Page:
Last month, just a few weeks short of his 99th birthday, my grandfather died. Affectionately called Gramps by our family, he was a long-time positive force not only in our family, but also in his community. A 70-year resident of Fort Collins, Colorado, Gramps made his career in music, acting as a professor and chairman of the music department at Colorado State University for 35 years. What I didn’t really consider until after he passed is what is role was in helping others discover education options and opportunities.
His memorial service was one conducive to a meaningful opportunity for reflection on his life. The 200+ person capacity church was full, and 80 voices made up a voluntary choir to perform fine choral pieces that were especially meaningful to my grandpa during his life as a musician. Particularly moving to me as a member of this choir was the fact that so many of the participants were former students and colleagues of his. Each one of them came with a story about how Gramps as an educator had influenced their lives. Some former students traveled significant distances to honor him, and were so overcome with emotion regarding his passing, that performing the music was challenging. Comments like “your grandpa is the reason I believed I could make music,” or “I never thought college would be an option for me, until Ed (Gramps) agreed to hear me sing and awarded me a scholarship,” stick in my mind from that day and affirm what I already knew: my grandpa was an inspiring man.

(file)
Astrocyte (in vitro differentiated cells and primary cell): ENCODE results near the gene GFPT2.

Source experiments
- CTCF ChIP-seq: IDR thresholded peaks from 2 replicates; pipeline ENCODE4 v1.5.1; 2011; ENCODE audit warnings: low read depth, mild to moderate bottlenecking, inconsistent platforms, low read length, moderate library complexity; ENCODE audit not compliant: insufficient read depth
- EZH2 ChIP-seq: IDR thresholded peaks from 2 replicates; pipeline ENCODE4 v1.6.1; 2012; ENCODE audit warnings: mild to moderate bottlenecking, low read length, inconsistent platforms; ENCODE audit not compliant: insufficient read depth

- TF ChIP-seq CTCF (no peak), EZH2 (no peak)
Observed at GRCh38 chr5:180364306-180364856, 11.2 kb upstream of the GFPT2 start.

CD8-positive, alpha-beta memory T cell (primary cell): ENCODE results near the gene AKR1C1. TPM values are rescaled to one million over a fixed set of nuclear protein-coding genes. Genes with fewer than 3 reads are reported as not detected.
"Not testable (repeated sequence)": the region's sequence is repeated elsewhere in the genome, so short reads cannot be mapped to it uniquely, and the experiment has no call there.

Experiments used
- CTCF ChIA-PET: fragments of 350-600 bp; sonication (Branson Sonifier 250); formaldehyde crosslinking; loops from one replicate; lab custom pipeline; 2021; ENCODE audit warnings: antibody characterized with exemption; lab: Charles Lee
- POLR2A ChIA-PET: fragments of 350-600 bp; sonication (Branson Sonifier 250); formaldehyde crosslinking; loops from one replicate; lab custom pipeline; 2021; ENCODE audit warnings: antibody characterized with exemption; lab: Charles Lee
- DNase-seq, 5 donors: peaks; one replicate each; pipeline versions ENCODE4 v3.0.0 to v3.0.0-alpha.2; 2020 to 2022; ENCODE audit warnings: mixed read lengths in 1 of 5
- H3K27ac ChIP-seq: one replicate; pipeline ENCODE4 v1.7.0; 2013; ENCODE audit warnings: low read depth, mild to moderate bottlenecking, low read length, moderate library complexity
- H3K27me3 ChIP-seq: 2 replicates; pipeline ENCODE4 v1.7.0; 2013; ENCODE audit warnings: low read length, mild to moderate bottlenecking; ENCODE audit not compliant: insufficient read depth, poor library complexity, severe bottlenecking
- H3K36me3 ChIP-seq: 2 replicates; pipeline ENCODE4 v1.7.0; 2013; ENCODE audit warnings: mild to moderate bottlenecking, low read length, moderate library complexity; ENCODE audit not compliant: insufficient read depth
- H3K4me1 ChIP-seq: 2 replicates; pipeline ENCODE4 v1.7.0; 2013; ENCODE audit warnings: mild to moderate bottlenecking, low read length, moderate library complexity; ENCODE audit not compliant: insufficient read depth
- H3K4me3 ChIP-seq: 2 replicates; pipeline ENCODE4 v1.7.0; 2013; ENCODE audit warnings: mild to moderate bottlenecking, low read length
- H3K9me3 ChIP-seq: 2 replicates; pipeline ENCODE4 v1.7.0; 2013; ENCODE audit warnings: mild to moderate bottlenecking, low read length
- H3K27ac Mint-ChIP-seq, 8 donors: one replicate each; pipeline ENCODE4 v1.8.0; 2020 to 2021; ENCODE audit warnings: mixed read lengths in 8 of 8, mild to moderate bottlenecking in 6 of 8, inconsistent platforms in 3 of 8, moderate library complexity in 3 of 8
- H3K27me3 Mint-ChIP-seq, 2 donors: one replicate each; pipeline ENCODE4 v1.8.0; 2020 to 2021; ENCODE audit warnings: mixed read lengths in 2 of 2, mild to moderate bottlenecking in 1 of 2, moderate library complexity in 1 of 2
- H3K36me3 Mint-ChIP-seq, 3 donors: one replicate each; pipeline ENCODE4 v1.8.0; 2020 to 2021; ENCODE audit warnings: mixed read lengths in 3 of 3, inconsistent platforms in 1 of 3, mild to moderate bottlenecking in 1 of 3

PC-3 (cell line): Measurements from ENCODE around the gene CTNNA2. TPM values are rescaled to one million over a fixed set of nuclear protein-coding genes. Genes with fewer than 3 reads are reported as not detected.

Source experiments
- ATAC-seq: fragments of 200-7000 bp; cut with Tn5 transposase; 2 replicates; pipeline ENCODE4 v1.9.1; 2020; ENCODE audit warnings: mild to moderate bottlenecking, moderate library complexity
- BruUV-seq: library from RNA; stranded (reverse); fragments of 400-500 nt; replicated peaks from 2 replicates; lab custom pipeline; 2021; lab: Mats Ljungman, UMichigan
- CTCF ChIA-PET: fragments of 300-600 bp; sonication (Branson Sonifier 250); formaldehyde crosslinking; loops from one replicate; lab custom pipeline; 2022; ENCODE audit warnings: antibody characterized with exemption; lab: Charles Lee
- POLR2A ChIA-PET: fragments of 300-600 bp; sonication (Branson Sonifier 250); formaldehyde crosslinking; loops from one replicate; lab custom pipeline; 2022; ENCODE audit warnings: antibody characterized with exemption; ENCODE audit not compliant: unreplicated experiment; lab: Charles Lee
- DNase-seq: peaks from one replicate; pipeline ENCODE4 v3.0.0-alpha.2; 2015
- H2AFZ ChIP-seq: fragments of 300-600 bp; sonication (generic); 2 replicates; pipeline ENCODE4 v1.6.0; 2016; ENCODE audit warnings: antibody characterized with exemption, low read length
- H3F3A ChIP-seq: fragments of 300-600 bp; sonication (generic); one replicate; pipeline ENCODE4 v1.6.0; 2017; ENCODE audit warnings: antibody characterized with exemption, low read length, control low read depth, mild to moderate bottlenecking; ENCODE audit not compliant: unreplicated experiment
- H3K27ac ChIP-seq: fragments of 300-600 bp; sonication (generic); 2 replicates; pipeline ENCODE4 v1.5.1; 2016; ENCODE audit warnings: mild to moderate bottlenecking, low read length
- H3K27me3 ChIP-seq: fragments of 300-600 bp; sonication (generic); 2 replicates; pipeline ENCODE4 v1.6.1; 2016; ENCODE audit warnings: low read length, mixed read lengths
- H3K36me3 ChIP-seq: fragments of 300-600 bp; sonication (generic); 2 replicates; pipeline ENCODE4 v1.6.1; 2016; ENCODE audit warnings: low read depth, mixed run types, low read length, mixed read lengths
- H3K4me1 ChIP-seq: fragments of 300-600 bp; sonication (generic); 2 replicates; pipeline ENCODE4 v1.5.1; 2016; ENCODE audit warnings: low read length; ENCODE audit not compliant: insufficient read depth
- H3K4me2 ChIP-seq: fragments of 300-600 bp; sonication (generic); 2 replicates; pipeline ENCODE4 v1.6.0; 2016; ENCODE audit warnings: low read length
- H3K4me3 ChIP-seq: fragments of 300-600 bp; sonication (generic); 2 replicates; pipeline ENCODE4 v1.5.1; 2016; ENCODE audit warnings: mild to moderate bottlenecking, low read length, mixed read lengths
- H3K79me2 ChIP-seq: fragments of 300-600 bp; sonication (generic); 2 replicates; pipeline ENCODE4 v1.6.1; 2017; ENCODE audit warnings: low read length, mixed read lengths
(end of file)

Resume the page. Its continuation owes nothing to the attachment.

As I write this, those comments are still fresh in my mind and mingle with the ongoing conversations we’re having in our house regarding college and the various options my oldest son, now a high school senior, has to consider beyond high school. It’s an exciting time, but also an anxiety-producing time! I’ve been encouraging him to avoid feeling like he has to have it all figured out now and to just choose a starting point and then see what his options are from there. I asserted in my last blog that formal education is not only an option in and of itself, but also a structured opportunity to explore career and education options for the future. I discussed the situation of poverty as a limiting factor for youth being able to see college as an option, and therefore explore the other options that might be available to them in moving beyond their current circumstances, financial and otherwise. It is unfortunate that the critical tool of higher education is not viewed as a viable option for all in the minds of all.
Fairly recently, I learned that in the county where I live, the poverty rate is estimated to be growing 1.5 times faster than the rest of the state. There are, however, tremendous efforts to address and change that startling statistic for the better. Author Ruby Payne, in her extensive research and writing on poverty, discusses two primary influences critical in breaking cycles of poverty: social capital and education.